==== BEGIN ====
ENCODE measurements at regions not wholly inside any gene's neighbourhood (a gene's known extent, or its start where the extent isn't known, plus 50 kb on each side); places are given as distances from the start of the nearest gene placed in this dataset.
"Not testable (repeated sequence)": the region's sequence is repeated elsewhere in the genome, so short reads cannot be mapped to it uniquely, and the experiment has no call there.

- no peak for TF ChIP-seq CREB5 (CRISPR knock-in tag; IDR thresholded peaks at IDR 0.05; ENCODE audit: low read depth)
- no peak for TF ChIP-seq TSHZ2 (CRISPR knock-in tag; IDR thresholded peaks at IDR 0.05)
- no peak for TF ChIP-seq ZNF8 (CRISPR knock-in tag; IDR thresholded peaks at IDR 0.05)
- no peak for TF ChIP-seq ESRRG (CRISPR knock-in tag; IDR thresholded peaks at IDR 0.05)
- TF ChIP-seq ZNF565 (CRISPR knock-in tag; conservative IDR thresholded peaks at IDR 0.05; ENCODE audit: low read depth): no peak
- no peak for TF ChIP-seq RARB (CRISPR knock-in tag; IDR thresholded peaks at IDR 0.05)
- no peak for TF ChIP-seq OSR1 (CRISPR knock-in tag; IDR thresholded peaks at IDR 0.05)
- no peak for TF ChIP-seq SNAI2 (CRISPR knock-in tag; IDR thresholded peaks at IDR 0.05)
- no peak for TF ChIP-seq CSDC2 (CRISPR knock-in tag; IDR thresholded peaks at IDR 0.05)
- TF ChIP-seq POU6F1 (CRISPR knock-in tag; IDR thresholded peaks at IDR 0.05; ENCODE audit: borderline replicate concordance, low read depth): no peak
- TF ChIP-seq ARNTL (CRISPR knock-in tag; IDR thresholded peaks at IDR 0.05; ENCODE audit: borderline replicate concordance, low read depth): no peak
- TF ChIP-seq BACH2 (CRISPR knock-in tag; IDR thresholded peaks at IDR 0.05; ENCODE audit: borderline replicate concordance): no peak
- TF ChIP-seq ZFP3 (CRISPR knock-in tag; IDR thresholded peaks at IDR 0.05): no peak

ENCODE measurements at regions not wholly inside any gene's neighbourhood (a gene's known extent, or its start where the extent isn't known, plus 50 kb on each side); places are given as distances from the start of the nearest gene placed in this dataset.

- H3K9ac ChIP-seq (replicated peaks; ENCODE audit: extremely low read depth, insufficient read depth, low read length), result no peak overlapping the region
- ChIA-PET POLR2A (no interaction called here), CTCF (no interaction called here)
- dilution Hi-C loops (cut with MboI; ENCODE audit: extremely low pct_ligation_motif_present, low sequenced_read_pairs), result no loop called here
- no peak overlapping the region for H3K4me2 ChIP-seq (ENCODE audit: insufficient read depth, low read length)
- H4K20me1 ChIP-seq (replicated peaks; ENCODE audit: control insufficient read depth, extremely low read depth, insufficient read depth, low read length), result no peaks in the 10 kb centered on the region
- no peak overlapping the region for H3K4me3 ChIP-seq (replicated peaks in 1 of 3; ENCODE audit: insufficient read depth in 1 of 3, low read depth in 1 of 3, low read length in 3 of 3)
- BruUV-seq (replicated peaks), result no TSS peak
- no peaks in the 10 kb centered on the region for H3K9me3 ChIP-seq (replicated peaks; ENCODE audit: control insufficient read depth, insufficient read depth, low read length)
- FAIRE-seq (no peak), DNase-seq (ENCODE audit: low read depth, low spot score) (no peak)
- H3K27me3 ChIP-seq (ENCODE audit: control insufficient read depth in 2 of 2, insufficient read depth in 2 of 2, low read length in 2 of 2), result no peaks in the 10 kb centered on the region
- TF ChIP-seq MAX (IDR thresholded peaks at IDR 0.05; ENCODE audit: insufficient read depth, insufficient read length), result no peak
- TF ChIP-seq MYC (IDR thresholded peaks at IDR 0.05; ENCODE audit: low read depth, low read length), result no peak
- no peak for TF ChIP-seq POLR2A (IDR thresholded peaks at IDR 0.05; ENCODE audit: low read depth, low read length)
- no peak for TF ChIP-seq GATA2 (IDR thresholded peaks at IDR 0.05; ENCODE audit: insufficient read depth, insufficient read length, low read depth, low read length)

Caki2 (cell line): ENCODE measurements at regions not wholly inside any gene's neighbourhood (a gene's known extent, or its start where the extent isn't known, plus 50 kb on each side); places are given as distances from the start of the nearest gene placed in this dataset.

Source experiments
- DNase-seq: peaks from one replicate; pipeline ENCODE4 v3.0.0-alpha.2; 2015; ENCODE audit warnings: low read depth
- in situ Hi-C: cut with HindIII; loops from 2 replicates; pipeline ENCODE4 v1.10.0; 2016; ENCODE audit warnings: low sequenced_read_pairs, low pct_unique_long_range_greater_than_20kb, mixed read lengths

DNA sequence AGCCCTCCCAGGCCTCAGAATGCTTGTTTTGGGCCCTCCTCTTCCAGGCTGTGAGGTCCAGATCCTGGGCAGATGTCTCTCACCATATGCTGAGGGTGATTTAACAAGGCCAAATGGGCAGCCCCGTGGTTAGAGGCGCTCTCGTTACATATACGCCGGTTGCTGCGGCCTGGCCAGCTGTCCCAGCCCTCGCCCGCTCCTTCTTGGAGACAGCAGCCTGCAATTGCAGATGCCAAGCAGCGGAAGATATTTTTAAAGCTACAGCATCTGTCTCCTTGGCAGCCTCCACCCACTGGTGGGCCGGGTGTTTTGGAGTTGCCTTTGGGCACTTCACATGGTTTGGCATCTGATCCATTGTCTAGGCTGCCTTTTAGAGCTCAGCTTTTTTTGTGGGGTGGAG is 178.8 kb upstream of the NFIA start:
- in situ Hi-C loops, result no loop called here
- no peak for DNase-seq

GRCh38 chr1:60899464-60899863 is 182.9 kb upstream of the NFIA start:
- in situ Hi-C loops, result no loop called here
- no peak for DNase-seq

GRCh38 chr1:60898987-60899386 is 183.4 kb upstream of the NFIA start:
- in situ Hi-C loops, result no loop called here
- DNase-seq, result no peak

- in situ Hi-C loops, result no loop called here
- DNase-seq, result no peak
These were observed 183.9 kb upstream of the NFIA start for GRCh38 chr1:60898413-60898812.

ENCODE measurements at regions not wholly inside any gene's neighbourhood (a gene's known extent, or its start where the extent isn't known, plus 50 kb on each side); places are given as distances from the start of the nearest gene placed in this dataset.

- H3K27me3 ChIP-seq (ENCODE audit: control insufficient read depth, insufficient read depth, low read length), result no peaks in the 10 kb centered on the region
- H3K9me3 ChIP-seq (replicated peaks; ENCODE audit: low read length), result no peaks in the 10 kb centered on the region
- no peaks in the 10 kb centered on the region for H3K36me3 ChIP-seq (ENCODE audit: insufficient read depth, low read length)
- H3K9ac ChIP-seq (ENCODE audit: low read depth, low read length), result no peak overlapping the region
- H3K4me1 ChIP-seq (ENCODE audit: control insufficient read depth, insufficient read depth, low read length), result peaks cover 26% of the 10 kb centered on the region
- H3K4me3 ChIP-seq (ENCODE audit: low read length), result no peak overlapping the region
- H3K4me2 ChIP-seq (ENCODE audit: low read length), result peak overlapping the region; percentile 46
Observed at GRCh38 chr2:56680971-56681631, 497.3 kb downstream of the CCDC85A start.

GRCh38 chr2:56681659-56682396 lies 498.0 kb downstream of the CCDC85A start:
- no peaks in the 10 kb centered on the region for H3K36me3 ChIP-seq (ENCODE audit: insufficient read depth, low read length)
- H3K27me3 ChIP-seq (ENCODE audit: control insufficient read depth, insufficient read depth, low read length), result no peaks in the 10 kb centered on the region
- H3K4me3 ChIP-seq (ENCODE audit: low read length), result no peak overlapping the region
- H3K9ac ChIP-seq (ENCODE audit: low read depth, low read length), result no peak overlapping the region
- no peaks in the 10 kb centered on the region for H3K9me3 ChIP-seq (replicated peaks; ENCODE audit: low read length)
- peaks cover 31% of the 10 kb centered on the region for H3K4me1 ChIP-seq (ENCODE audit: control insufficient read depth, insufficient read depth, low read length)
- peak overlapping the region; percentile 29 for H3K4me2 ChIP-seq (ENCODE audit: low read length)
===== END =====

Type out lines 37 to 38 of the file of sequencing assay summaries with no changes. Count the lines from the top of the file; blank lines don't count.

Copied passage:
- no peak for DNase-seq

GRCh38 chr1:60899464-60899863 is 182.9 kb upstream of the NFIA start: